the Epicurean cure for what ails ya, with philosopher Catherine Wilson
From atomic theory to evolution to utilitarian pragmatism, the ancient Greek philosopher Epicurus was way ahead of his time. In the writings of his school, philosopher Catherine Wilson finds answers to many of our most vexing modern problems.
If the word ‘epicurean’ brings to mind a porcine man in a toga reclining on a velvet couch and dropping fat juicy grapes into his open mouth, one by one, you are not alone.
But this caricature, probably the descendent of some ancient propaganda by rival philosophers, tells us very little in fact about Epicureanism – the worldview of the 4th century BCE Greek philosopher Epicurus and his later disciple Lucretius, whose ideas prefigured and shaped much of the modern world.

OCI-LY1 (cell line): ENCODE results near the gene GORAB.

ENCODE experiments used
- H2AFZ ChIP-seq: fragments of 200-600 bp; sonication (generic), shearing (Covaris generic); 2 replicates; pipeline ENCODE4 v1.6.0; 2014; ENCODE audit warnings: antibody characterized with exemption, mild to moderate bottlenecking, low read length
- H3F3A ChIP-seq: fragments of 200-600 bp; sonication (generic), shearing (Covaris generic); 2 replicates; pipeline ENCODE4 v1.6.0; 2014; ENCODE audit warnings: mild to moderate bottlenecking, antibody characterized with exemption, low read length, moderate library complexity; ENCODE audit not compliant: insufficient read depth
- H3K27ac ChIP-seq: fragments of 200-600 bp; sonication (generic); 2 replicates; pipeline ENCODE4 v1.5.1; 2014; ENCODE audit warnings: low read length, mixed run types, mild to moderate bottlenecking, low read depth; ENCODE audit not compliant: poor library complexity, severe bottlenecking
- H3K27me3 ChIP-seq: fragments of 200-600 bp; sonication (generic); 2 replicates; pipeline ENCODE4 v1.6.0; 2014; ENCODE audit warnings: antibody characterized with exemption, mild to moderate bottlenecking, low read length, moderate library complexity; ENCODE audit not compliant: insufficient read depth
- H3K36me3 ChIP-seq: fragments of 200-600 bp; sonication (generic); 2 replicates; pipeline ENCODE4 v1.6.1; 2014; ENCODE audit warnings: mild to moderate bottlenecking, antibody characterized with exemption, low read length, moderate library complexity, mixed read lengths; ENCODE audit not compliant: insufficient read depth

My guest today is philosopher Catherine Wilson, author of the book How to be an Epicurean: The Ancient Art of Living Well. At a confusing cultural moment where many people are looking for a guiding framework, she’s here with a strident defense of Epicureanism as a way of life. In its pragmatic approach to embracing pleasure and minimizing pain, she sees a saner way of living in the world. And maybe enjoying a few juicy grapes while you’re at it.